Working from home during the pandemic can have its benefits, but lately, some people who are no longer going to work in an office every day are starting to deal with more pains and strains.
That’s leading to more calls and more patients for physical therapists in our area.
One patient who can relate is Barbara Durkin of Nicholson. She's an avid runner, always on a mission to stay fit and healthy. But when the pandemic forced her to work virtually for months on end, her workflow changed.
"I am actually the director for Lackawanna Susquehanna Drug and Alcohol Programs. So I'm the county director who, for the most part, spent my days going to meetings," she said. "You have that time in between where you're walking, or you're driving, and then you go to work from home, and now you're sitting at a computer screen all day long because you're meeting still needs to take place. Grateful that I have the opportunity to work from home and grateful that I still have that flexibility. But cutting that out, say, half-hour of travel time, either walking or driving, has been very challenging to me."
It started to change how she felt after so much time at home, in front of a computer.
"I started to feel radiating pain in my neck through my arm," explained Durkin.
So, Durkin paid a visit to Physical Therapist John Salva at Impact Physio in the Clarks Summit area. Someone she turned to before for a nagging injury.
"I've had low back pain in the past," added Durkin. "And I knew that if I didn't take care of the arm issue, that it could potentially turn into a larger issue moving forward."
Salva says Barbara’s health issue is one he is seeing a lot lately.
"Whether it's students who now are being homeschooled or people who might have been coming in for a knee-related thing or a shoulder related thing. And all of a sudden, they're saying, well, you know what, my back is killing me, or my neck is bothering me," explained Salva.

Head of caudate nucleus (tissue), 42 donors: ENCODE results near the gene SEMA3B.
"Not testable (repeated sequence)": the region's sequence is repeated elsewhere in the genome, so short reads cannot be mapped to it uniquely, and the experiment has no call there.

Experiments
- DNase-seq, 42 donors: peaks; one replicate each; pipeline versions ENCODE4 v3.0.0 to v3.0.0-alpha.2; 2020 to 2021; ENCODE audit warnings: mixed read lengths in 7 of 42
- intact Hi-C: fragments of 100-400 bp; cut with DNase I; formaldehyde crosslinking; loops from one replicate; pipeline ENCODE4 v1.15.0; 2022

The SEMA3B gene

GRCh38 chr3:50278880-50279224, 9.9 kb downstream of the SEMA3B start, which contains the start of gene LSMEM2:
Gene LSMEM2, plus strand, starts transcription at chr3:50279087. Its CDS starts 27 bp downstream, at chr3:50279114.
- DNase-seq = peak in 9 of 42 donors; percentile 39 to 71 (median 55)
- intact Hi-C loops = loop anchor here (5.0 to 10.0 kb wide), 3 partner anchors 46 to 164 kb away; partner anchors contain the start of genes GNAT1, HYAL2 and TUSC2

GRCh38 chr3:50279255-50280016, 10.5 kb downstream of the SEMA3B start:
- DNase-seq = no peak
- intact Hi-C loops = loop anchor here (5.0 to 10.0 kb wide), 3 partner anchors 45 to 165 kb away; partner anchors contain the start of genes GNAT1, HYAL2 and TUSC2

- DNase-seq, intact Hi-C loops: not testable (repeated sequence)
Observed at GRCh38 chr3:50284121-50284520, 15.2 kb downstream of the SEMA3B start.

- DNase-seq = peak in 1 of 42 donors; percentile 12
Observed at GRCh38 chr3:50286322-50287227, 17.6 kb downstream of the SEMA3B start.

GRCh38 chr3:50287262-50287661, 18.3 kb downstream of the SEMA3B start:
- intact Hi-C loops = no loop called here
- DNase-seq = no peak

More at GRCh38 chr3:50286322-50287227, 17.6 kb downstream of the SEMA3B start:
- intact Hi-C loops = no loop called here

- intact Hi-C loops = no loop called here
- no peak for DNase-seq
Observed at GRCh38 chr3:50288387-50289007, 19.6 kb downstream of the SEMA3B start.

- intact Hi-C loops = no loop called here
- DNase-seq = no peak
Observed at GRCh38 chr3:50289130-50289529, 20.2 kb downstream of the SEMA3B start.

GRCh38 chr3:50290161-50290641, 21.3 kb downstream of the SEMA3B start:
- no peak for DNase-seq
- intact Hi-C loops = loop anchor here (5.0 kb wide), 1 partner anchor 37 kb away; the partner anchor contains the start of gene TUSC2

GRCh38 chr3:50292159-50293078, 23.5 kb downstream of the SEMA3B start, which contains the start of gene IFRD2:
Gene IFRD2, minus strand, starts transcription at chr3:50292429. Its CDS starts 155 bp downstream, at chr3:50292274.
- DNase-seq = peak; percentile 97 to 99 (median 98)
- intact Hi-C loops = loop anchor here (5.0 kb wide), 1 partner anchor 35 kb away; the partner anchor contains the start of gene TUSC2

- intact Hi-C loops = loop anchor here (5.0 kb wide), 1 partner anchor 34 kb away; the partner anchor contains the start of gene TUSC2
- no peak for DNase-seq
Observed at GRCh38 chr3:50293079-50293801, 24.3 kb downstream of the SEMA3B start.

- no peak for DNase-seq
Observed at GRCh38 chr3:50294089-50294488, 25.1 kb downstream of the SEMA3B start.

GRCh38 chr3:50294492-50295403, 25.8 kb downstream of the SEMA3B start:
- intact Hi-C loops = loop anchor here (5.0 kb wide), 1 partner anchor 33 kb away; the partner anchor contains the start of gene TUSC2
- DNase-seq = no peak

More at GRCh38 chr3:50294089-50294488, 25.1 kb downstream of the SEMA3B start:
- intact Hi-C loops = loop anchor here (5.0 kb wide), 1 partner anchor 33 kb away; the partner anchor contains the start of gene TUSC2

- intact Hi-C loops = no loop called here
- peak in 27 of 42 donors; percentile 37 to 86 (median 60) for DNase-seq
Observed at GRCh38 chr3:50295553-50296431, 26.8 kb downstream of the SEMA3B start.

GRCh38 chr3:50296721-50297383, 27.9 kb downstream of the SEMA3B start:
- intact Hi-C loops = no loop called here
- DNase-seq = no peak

Hypnotist and speaker Eric Mina of Old Forge can also relate. The pandemic shut down his shows.
"Big life changes can have huge effects on our body," said Mina. "Lost 90 percent of my business, which led to more virtually work from his home in Old Forge. Now, I'm also sitting in a chair. I went from all this movement to like no movement."
Mina blames that for re-aggravating an old back injury from Brazilian Jujitsu.
So, like Durkin, Mina turned to Salva and his team for treatment.
"I think the biggest thing is trying to figure out what the person's individual situation is like and what the stressor is to their system," said Salva, giving advice to people if they can relate. "The most common excuse we see are the lack of changes in position. So simple things like set a timer to get up and move around every 30 to 40 minutes."
Another tip from Salva is to consider reevaluating your home workspace. There’s actually a whole science behind it called ergonomics. It's essentially the study of people's efficiency in their working environment.
Like how far you are from your computer or monitor. Head here to access more of these tips from Cornell University.
For help setting up a healthier computer workstation, click here.
On some of the high tech tools on the market, like the “Smart Posture Trainer" that offers biofeedback to help people naturally achieve healthier posture habits.
If you’ve tried your own treatments for that nagging pain, keep this in mind.
"If it's something that has been going on for more than a week or two, it's probably not going to go away on its own, which is when you should consider being evaluated by a physical therapist," added Salva.
For Durkin, that made all the difference, along with changing up how she’s working from home.
"I really tried to build in maybe a walk here and there throughout the day trying to take some of my Zoom meetings on my phone where I can kind of walk around a little bit more," said Durkin.